Twelve months after revelations that a neo-Nazi trio was likely behind a seven-year murder spree targeting immigrants, Germany has sought to mend security flaws, but the trauma still reverberates.
Feelings of shock and anger ran deep in Germany, still haunted by its Nazi past, after details began to emerge on Nov. 4 last year of the cold-blooded killings of nine men of Turkish and Greek origin and a policewoman between 2000 and 2007.
With a Turkish community of about 3 million people, Germany was jolted into an all-out security reform, especially of its domestic intelligence service, which came under fire for a botched probe that led to top-flight resignations.
Authorities have faced intense pressure to explain how the extremist gang was able to operate with impunity for 11 years and why they did not zero in on the far-right scene at an earlier stage.
A possible ban of the neo-Nazi political party, the National Democratic Party of Germany, which has members in two eastern German regional parliaments, is again being considered after a failed 2003 attempt.
However, recriminations continue.
Kenan Kolat, president of the Turkish Community of Germany, has said that one year on from the discovery of the extremist cell, he is “very disappointed” and “bitter” about the government’s response.
“The political class doesn’t want to recognize that there is an enormous problem of racism in Germany,” he told reporters last week, saying more lessons needed to be drawn from the affair.
He called for a broad social debate on what he termed “institutional racism.”
The neo-Nazi gang calling itself the National Socialist Underground (NSU) only came to light when two members, Uwe Boehnhardt, 34, and Uwe Mundlos, 38, were found dead in an apparent suicide pact and a now-37-year-old woman turned herself in.
Beate Zschaepe is still being held in custody, but has yet to be charged.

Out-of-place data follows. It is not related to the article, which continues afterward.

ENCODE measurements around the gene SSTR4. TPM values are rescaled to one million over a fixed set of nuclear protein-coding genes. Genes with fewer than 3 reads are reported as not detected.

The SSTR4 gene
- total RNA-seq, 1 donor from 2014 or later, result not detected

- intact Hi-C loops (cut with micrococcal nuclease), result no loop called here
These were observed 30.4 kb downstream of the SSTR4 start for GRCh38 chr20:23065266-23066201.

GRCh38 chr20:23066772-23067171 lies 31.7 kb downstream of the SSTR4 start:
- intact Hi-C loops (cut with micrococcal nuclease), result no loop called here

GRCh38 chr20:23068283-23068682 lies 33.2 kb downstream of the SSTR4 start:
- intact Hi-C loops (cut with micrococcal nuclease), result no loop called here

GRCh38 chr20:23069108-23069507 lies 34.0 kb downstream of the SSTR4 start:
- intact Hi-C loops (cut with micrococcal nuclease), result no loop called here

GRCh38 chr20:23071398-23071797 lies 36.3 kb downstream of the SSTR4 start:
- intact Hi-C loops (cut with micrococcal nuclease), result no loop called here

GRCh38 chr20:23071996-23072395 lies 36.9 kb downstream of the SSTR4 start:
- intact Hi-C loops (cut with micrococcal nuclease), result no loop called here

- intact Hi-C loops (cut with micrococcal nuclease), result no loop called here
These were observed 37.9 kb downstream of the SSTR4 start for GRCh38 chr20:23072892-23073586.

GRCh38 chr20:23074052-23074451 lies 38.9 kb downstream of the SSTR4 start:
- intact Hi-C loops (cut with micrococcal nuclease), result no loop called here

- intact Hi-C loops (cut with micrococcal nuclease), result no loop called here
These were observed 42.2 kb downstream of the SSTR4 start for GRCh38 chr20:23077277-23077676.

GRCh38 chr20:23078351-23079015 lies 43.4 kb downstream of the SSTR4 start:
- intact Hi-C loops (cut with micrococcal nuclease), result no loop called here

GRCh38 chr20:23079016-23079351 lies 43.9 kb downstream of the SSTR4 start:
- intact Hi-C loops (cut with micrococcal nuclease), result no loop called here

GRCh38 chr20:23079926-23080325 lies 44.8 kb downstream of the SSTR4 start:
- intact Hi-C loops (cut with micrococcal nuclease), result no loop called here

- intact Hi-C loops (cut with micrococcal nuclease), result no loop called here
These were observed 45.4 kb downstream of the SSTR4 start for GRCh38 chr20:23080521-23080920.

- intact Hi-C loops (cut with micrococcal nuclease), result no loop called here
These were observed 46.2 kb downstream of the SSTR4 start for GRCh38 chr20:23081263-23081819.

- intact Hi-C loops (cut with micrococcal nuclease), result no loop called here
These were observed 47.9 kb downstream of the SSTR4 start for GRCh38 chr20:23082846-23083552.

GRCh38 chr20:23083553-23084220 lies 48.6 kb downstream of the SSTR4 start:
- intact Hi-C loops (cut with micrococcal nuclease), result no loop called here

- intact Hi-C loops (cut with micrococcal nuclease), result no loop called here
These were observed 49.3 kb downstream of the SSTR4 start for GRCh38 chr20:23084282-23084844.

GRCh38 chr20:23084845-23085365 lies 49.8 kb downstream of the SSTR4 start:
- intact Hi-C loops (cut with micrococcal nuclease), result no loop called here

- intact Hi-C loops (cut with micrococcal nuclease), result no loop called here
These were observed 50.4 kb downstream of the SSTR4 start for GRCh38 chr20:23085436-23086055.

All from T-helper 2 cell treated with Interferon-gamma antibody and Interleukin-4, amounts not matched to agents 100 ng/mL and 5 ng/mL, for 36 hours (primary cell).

About 10 people are suspected of links to the trio, and investigators have tried to learn whether the insular group might have been part of a shadowy wider network of far-right militants.
The head of a parliamentary commission of inquiry set up to shed light on the affair, Sebastian Edathy, has highlighted “a mentality problem within the security services,” including the police, and suggested more rigorous recruitment of officials.
The much-anticipated report by the commission is expected by the end of the year.
Investigators initially suspected that criminal elements from the Turkish community were behind the rash of killings.
Suspicion also fell on the victims’ relatives, a point German Chancellor Angela Merkel called “particularly tormenting” at a memorial service in February.
The killings were “a disgrace for our country,” Merkel said, vowing to do everything possible to shed light on them and bring those responsible and their supporters to justice.
In July, the head of the domestic intelligence agency, Heinz Fromm, stepped down after it emerged that the agency had destroyed files with information about the extremist group several days after the NSU came to light.
“We have to repair the security apparatus to restore confidence. Personnel changes will not be enough,” German Minister of Justice Sabine Leutheusser-Schnarrenberger said, quoted on Thursday by the Passauer Neue Presse daily.
The scandal claimed two other top officials in quick succession — the head of the secret service bureau in Saxony State resigned, while the leader of Thuringia State’s bureau was dismissed.